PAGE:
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Transmission of Stock Returns and Volatility between the U.S. and Japan: Evidence from the Stock Index Futures Markets

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  • Ming-Shiun Pan
  • L. Hsueh

Abstract

In this paper, we examine the nature of transmission of stock returns and volatility between the U.S. and Japanese stock markets using futures prices on the S&P 500 and Nikkei 225 stock indexes. We use stock index futures prices to mitigate the stale quote problem found in the spot index prices and to obtain more robust results. By employing a two-step GARCH approach, we find that there are unidirectional contemporaneous return and volatility spillovers from the U.S. to Japan. Furthermore, the U.S.'s influence on Japan in returns is approximately four times as large as the other way around. Finally, our results show no significant lagged spillover effects in both returns and volatility from the Osaka market to the Chicago market, while a significant lagged volatility spillover is observed from the U.S. to Japan. Copyright Kluwer Academic Publishers 1998

Suggested Citation

  • Ming-Shiun Pan & L. Hsueh, 1998. "Transmission of Stock Returns and Volatility between the U.S. and Japan: Evidence from the Stock Index Futures Markets," Asia-Pacific Financial Markets, Springer;Japanese Association of Financial Economics and Engineering, vol. 5(3), pages 211-225, November.
  • Handle: RePEc:kap:apfinm:v:5:y:1998:i:3:p:211-225 DOI: 10.1023/A:1010000606092
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    References listed on IDEAS

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    Cited by:

    1. Malik, Farooq & Hammoudeh, Shawkat, 2007. "Shock and volatility transmission in the oil, US and Gulf equity markets," International Review of Economics & Finance, Elsevier, vol. 16(3), pages 357-368.
    2. Chng, Michael T., 2004. "The trading dynamics of close-substitute futures markets: evidence of margin policy spillover effects," Journal of Multinational Financial Management, Elsevier, vol. 14(4-5), pages 463-483.
    3. Maderitsch, R., 2015. "Information transmission between stock markets in Hong Kong, Europe and the US: New evidence on time- and state-dependence," Pacific-Basin Finance Journal, Elsevier, vol. 35(PA), pages 13-36.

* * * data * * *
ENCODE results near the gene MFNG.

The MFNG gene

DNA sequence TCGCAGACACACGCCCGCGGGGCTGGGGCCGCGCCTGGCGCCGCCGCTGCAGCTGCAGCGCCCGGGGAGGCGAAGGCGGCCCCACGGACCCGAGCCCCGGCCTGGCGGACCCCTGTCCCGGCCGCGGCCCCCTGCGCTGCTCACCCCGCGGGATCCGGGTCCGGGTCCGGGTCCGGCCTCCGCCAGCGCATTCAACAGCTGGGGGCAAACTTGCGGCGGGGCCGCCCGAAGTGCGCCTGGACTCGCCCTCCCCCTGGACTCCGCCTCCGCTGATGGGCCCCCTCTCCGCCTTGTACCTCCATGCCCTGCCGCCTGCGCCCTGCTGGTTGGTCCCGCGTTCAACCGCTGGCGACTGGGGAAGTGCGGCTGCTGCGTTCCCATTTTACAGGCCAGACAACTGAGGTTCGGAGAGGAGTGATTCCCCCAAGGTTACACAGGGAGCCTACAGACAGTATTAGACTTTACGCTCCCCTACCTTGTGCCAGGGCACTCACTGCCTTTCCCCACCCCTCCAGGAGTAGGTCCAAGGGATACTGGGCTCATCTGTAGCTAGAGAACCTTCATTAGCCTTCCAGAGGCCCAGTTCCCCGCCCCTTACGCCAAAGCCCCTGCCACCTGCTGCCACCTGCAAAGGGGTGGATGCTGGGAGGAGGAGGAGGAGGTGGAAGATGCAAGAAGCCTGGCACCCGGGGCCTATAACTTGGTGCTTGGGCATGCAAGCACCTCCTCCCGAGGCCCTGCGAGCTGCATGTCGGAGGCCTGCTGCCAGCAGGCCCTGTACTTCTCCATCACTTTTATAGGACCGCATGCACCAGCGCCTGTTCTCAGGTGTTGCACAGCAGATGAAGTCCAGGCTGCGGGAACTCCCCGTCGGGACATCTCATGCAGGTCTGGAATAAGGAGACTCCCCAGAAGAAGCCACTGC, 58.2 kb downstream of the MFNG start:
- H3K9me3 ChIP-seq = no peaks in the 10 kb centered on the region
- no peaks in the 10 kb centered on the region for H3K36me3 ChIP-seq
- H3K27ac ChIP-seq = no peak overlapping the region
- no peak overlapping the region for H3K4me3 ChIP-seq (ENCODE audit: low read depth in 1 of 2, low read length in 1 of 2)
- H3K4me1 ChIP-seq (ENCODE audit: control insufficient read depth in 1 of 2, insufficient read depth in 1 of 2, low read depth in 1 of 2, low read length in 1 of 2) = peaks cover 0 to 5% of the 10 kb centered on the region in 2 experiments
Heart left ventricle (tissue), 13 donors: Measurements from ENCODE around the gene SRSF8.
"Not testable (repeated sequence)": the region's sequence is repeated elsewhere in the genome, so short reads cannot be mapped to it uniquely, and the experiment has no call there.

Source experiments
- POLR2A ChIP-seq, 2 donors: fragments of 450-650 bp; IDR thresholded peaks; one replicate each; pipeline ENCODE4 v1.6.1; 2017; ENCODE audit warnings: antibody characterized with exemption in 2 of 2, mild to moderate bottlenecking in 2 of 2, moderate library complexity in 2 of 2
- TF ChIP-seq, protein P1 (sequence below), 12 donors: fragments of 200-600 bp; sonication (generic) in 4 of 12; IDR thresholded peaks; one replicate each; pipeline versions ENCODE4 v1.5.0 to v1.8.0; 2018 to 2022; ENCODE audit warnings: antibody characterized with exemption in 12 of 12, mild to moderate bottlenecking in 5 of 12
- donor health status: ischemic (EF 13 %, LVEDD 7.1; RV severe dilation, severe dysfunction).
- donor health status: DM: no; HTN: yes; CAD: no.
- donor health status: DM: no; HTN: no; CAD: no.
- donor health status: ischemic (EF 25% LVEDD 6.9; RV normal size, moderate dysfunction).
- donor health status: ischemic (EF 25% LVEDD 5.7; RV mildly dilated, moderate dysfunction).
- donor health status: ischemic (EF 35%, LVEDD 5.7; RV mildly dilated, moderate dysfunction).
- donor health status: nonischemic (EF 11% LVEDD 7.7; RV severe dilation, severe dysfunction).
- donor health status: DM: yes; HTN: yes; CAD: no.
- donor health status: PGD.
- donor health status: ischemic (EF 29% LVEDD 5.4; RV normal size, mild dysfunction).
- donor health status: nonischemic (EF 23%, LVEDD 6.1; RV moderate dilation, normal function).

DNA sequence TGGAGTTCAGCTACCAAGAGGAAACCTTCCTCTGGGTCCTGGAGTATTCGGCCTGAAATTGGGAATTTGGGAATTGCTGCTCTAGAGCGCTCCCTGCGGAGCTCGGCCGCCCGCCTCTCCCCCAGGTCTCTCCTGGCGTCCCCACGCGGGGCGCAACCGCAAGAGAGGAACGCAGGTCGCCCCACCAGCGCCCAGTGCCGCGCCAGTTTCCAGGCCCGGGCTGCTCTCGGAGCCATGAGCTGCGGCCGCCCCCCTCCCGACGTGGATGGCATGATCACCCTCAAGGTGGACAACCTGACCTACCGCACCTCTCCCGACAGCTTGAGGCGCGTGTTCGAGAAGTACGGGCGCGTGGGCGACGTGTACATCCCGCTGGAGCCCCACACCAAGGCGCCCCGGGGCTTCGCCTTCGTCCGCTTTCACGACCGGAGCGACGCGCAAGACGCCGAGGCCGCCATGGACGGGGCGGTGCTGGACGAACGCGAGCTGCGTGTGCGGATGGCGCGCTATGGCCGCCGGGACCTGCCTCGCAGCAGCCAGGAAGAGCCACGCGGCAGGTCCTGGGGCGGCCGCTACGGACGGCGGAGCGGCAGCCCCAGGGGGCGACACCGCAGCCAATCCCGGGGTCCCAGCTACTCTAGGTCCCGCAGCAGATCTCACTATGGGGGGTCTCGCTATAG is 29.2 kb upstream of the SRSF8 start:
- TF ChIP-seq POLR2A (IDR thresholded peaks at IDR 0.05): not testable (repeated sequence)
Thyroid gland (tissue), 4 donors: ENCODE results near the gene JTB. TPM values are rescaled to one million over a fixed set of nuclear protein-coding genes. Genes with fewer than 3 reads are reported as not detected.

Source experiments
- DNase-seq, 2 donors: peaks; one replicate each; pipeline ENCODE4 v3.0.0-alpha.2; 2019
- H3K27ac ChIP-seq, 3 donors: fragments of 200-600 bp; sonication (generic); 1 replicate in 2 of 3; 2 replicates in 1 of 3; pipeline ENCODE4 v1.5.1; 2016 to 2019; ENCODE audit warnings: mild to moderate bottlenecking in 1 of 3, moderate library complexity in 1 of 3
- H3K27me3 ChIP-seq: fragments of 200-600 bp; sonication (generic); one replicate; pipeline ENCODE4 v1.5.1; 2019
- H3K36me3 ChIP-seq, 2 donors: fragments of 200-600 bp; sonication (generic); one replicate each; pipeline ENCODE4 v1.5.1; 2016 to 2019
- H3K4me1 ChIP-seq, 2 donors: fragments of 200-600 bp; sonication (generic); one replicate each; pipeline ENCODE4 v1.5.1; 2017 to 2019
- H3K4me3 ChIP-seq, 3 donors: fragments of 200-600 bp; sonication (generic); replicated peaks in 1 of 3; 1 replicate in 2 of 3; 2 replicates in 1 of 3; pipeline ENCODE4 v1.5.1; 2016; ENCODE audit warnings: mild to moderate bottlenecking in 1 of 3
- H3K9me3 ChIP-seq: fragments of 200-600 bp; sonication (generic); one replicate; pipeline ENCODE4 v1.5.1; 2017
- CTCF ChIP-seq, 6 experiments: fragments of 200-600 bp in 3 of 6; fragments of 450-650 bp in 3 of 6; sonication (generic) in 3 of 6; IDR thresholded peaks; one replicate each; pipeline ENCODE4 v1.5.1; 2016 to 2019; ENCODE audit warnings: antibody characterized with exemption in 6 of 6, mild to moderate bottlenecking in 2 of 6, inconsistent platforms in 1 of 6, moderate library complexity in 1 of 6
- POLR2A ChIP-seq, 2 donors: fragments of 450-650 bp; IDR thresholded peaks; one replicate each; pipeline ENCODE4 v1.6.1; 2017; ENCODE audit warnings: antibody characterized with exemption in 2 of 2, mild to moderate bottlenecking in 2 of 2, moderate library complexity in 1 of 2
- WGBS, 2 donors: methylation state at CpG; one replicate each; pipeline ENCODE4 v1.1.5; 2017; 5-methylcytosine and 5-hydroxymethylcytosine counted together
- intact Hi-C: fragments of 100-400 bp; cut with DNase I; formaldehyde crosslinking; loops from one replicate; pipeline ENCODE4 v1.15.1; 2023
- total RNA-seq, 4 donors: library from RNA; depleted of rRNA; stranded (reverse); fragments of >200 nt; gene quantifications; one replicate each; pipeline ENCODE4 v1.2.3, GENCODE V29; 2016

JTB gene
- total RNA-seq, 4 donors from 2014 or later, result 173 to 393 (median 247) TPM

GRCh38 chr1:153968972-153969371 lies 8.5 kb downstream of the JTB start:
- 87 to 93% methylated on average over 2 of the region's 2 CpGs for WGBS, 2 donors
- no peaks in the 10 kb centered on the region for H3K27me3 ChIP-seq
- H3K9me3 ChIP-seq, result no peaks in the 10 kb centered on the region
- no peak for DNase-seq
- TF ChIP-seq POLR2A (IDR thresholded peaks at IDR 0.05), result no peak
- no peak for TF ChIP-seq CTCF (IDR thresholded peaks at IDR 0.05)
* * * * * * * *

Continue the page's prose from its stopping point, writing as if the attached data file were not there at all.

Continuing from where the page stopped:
4. Milunovich, George & Thorp, Susan, 2006. "Valuing volatility spillovers," Global Finance Journal, Elsevier, pages 1-22.
    5. Hou, Yang & Li, Steven, 2016. "Information transmission between U.S. and China index futures markets: An asymmetric DCC GARCH approach," Economic Modelling, Elsevier, vol. 52(PB), pages 884-897.
    6. Nikolaos Sariannidis & Evangelos Drimbetas, 2008. "Impact of international volatility and the introduction of Individual Stock Futures on the volatility of a small market," European Research Studies Journal, European Research Studies Journal, vol. 0(3), pages 119-119.
    7. Ozer-Imer, Itir & Ozkan, Ibrahim, 2014. "An empirical analysis of currency volatilities during the recent global financial crisis," Economic Modelling, Elsevier, vol. 43(C), pages 394-406.
    8. Ewing, Bradley T. & Malik, Farooq & Ozfidan, Ozkan, 2002. "Volatility transmission in the oil and natural gas markets," Energy Economics, Elsevier, vol. 24(6), pages 525-538, November.
    9. repec:spr:empeco:v:52:y:2017:i:4:d:10.1007_s00181-016-1113-5 is not listed on IDEAS
    10. Claudiu Tiberiu Albulescu & Daniel Goyeau & Aviral Kumar Tiwari, 2017. "Co-movements and contagion between international stock index futures markets," Empirical Economics, Springer, pages 1529-1568.

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